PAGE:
It wasn’t a pleasant morning after, but jumping in the sea as a primary activity definitely made it fresh. Our goal was to complete the Coromandel Peninsula walkway loop of about 6 hours, so naturally we got up as late as possible, and began just as a scout group were arriving in from the other side at Stony Bay. The walk began in English farmland, sheep and cows what sheep and cows do, all over the hillsides. The wind picked up and Jens almost lost his hat amongst the fields. Mine was firmly wedged on my head. Further along there was this rather fancy toilet that for some odd reason looked abandoned, but it sure beats that one in Trainspotting. Over the top of the peninsula, the English surroundings gave way to jungle like flora, leading down by steep rock paths that were supposedly called a mountain bike track. After passing a stream, the jungle gave way back to farmland, and more Pohutakawa sculptures lining the path. And suddenly, we were at Stony Bay, and it was a pretty accurate description. Again more sheep (or ‘sheeps’ according to Jens, just like ‘fishes’) hung around for our lunch, some accompanied by riding gulls. Jonas spent about 20 minutes throwing sticks in various directions in an attempt to herd some sheep together for a group photo, unfortunately now without bird partners, but the result is quite sweet.
Leaving the picnic area, and heading back on the coastal route, we passed a kid travelling with his grandpa. It was quite an amusing return back to those trips when you young, completely deferent to whatever was going on around you and just concentrating on when you were going to be ‘there’, wherever there was, and generally being a pain in the ass. Haha, I can’t say I never feel like that now, but right now I was just enjoying the ever-changing surroundings between jungle and forest as we made our way around the hills we had spent the early afternoon trekking over. For that reason it took a similar time, a longer but easier path, with various sidepaths showing off the clifftop views. I have to mention not having a camera is still a pain, because I’d have to wait every five minutes whilst Jens or Jonas or both of them were fiddling around with settings and lenses trying to catch a good photo. It is definitely worth taking the time though because if you’re going to capture it somehow, it may as well be decent.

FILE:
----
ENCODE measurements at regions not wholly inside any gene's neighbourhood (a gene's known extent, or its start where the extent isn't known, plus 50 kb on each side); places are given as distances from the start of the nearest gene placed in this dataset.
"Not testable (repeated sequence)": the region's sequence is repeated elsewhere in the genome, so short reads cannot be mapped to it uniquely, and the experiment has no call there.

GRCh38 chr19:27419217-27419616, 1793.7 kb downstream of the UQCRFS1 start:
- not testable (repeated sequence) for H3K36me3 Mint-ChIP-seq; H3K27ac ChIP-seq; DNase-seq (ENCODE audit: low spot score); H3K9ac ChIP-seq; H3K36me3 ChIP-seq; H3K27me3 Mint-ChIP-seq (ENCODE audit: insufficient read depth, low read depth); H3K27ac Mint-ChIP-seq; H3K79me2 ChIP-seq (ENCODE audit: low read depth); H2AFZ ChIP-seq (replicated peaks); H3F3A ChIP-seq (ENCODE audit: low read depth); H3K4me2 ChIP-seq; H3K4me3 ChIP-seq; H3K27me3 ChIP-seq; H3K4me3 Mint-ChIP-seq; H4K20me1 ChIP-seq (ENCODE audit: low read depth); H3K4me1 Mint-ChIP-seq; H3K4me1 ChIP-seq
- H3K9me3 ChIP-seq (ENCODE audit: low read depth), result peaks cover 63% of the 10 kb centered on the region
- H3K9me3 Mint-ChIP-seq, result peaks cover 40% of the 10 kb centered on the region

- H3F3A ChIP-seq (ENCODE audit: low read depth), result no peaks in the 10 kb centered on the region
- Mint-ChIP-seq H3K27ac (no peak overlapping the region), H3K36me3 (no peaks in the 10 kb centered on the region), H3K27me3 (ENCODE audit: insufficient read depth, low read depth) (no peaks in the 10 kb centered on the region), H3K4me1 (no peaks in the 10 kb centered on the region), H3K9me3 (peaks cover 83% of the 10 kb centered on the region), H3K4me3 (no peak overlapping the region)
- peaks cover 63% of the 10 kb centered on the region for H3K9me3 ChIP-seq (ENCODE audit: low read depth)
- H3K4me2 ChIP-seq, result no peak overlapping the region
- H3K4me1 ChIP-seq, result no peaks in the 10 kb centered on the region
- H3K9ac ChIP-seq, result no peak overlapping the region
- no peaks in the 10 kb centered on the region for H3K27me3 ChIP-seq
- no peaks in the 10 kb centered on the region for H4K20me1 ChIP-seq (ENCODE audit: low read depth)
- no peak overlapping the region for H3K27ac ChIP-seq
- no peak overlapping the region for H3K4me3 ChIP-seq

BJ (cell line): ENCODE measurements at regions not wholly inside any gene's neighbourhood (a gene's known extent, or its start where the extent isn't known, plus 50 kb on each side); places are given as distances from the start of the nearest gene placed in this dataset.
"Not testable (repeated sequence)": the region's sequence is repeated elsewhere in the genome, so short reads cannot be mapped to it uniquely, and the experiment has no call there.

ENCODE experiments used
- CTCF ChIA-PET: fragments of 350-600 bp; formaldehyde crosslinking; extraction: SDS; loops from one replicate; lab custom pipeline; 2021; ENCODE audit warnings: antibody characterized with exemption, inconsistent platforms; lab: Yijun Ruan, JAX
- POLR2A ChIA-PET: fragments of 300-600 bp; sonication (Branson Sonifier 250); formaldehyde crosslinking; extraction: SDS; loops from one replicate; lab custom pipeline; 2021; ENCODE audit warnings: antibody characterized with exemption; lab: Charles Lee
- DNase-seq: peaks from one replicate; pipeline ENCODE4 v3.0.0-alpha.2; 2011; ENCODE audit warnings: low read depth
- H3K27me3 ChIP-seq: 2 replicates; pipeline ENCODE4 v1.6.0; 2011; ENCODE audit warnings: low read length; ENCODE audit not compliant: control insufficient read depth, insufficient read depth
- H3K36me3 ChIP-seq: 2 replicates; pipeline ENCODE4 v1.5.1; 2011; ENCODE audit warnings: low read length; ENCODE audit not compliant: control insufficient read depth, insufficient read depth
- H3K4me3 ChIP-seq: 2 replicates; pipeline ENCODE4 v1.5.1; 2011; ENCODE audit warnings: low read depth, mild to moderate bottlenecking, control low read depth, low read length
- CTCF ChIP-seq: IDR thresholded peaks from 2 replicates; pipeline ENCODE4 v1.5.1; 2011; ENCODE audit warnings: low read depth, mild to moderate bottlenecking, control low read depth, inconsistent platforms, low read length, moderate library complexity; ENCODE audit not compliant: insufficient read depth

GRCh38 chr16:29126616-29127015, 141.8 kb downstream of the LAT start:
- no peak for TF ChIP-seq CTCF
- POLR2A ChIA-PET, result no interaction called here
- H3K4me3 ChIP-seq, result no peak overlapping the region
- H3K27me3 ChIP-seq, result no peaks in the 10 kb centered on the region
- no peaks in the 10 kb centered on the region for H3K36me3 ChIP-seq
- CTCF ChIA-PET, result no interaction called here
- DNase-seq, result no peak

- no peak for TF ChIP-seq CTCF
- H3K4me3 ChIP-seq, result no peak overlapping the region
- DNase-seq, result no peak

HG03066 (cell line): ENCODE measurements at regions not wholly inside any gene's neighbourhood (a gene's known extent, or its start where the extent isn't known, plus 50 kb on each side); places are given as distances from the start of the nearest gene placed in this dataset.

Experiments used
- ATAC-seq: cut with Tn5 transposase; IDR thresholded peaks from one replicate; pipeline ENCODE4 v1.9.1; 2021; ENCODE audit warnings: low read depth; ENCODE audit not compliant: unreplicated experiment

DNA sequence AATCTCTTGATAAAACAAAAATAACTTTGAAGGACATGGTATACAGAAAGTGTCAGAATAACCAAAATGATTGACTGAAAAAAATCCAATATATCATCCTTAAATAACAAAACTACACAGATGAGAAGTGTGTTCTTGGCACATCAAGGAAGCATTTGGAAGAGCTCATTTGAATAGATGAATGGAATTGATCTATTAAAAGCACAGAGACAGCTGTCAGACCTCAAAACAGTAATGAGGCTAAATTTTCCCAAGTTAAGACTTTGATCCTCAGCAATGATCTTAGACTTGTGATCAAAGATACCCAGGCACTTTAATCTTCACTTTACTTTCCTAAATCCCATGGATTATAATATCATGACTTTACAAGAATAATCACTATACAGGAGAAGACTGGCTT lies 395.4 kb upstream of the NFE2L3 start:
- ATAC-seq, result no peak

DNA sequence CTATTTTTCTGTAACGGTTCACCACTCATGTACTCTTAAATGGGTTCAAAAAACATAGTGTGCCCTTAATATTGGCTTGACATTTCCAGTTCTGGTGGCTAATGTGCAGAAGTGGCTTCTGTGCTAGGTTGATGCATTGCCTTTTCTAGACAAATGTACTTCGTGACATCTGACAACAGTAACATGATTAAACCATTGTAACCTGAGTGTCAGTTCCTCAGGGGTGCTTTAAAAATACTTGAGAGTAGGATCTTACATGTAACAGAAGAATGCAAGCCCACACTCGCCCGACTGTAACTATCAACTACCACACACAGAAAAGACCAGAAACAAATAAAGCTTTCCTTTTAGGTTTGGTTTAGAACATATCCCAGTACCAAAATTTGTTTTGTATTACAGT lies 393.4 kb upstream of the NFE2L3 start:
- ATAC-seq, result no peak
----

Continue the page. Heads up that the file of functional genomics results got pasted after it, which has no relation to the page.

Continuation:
The sun began its descent and we just made it back in time to cook dinner in light. That wasn’t before a very cold shower in the outdoor cubicles, not quite sending me numb, but bloody cold nonetheless. My tent newly orientated, the wind didn’t quite make a mess as the night before, and I managed to get a bit more sleep before we arose to peanut butter and jam sandwiches (umm, just jam for me thanks) and kiwi fruits for breakfast. We had to travel the road (or track might be a more appropriate term) we came in on, but at least we managed to dodge the owner from collaring us for our second night’s fees. We were now on our way down the east coast of the Coromandel peninsula, and heading for whatever we could find by the time it was dark…
_Damnit, whoever screwed up the centring of images needs a slap :( _